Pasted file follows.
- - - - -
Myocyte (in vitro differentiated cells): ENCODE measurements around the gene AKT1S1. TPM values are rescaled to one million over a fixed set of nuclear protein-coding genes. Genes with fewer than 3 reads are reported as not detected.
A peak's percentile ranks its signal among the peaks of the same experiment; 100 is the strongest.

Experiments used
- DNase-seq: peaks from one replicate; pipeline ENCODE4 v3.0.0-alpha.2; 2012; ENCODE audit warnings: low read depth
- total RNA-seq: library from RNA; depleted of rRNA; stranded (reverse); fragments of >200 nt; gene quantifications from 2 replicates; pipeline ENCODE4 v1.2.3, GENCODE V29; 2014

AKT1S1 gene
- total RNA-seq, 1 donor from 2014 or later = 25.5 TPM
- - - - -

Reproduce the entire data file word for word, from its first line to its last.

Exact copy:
Myocyte (in vitro differentiated cells): ENCODE measurements around the gene AKT1S1. TPM values are rescaled to one million over a fixed set of nuclear protein-coding genes. Genes with fewer than 3 reads are reported as not detected.
A peak's percentile ranks its signal among the peaks of the same experiment; 100 is the strongest.

Experiments used
- DNase-seq: peaks from one replicate; pipeline ENCODE4 v3.0.0-alpha.2; 2012; ENCODE audit warnings: low read depth
- total RNA-seq: library from RNA; depleted of rRNA; stranded (reverse); fragments of >200 nt; gene quantifications from 2 replicates; pipeline ENCODE4 v1.2.3, GENCODE V29; 2014

AKT1S1 gene
- total RNA-seq, 1 donor from 2014 or later = 25.5 TPM